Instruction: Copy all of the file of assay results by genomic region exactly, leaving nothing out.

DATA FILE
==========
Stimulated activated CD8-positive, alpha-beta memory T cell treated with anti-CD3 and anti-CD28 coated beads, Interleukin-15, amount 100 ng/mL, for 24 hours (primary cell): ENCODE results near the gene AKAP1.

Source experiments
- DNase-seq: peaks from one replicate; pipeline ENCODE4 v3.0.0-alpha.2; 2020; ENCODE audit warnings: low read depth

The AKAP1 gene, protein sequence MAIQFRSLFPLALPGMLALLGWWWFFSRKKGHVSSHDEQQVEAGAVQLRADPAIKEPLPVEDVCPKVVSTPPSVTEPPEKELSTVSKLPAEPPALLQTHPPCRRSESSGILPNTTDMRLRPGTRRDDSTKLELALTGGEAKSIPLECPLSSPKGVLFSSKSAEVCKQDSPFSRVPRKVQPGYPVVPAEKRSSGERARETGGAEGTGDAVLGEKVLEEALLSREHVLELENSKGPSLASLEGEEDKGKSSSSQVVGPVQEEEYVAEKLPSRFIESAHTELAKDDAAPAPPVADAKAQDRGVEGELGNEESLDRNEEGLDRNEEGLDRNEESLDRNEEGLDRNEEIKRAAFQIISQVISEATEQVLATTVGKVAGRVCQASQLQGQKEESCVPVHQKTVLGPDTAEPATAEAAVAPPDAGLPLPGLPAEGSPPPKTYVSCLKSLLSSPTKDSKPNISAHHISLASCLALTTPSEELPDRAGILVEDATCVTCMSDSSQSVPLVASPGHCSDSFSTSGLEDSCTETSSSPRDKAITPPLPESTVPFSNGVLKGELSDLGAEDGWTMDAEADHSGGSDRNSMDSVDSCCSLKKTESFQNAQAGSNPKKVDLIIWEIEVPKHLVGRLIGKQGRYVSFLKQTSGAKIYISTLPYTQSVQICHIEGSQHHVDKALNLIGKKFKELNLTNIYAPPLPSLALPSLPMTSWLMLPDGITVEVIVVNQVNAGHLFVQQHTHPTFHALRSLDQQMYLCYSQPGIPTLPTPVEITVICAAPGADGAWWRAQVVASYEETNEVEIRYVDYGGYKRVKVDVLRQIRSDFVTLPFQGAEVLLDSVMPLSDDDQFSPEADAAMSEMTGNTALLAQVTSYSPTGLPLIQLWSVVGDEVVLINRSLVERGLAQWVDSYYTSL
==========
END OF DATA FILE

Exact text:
Stimulated activated CD8-positive, alpha-beta memory T cell treated with anti-CD3 and anti-CD28 coated beads, Interleukin-15, amount 100 ng/mL, for 24 hours (primary cell): ENCODE results near the gene AKAP1.

Source experiments
- DNase-seq: peaks from one replicate; pipeline ENCODE4 v3.0.0-alpha.2; 2020; ENCODE audit warnings: low read depth

The AKAP1 gene, protein sequence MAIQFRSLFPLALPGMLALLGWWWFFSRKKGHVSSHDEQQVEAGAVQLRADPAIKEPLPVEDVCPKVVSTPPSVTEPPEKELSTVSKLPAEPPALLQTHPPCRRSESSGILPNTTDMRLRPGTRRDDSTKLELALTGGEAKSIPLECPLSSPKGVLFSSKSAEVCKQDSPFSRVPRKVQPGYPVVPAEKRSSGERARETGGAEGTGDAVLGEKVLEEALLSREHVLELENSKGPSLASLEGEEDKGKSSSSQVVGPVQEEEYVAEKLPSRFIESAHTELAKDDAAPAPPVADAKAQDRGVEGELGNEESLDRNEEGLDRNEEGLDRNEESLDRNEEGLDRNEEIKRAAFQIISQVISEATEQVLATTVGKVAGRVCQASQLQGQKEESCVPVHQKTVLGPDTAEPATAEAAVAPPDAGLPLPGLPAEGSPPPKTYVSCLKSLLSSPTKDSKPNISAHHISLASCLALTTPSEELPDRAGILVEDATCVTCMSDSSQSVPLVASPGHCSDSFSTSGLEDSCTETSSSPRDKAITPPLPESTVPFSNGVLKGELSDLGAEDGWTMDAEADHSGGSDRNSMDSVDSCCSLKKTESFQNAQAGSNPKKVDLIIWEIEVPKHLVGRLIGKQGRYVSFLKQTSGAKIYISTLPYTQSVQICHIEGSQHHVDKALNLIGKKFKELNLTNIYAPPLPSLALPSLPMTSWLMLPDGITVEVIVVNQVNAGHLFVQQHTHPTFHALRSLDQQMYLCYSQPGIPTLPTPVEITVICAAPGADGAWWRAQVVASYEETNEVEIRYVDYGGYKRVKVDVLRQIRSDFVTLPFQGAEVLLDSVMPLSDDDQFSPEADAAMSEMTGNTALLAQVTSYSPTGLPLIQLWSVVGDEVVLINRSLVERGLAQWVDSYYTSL